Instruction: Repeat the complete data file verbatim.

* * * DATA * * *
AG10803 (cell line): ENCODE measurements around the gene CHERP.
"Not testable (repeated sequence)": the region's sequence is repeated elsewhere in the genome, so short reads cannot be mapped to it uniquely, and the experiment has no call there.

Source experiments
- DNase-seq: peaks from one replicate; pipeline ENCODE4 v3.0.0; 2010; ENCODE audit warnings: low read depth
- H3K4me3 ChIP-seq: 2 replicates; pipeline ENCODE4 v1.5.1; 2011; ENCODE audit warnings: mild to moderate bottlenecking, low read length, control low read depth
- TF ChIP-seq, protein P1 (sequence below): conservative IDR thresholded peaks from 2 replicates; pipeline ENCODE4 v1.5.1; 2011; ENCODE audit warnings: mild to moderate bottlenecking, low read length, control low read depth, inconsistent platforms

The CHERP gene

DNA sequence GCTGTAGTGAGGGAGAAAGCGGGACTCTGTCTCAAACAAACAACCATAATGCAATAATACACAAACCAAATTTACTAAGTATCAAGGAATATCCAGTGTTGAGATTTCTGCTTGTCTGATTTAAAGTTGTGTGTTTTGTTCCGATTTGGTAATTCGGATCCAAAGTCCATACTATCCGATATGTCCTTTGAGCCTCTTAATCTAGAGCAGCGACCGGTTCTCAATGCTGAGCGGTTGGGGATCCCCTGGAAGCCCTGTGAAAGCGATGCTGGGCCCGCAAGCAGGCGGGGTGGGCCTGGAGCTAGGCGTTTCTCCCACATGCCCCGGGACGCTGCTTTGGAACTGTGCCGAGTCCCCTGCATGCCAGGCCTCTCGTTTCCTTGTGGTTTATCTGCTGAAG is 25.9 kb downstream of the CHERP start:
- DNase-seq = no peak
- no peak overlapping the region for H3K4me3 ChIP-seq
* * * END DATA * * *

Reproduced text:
AG10803 (cell line): ENCODE measurements around the gene CHERP.
"Not testable (repeated sequence)": the region's sequence is repeated elsewhere in the genome, so short reads cannot be mapped to it uniquely, and the experiment has no call there.

Source experiments
- DNase-seq: peaks from one replicate; pipeline ENCODE4 v3.0.0; 2010; ENCODE audit warnings: low read depth
- H3K4me3 ChIP-seq: 2 replicates; pipeline ENCODE4 v1.5.1; 2011; ENCODE audit warnings: mild to moderate bottlenecking, low read length, control low read depth
- TF ChIP-seq, protein P1 (sequence below): conservative IDR thresholded peaks from 2 replicates; pipeline ENCODE4 v1.5.1; 2011; ENCODE audit warnings: mild to moderate bottlenecking, low read length, control low read depth, inconsistent platforms

The CHERP gene

DNA sequence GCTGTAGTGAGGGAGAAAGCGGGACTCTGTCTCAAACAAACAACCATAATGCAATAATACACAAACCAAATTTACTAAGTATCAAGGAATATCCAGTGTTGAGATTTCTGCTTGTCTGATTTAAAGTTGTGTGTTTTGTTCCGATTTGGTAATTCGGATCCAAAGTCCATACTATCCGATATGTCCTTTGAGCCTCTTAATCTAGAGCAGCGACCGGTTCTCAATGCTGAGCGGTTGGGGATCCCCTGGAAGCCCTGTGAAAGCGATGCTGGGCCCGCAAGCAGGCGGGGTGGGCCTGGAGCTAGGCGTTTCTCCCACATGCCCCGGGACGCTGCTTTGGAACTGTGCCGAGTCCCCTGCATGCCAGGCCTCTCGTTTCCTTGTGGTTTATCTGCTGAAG is 25.9 kb downstream of the CHERP start:
- DNase-seq = no peak
- no peak overlapping the region for H3K4me3 ChIP-seq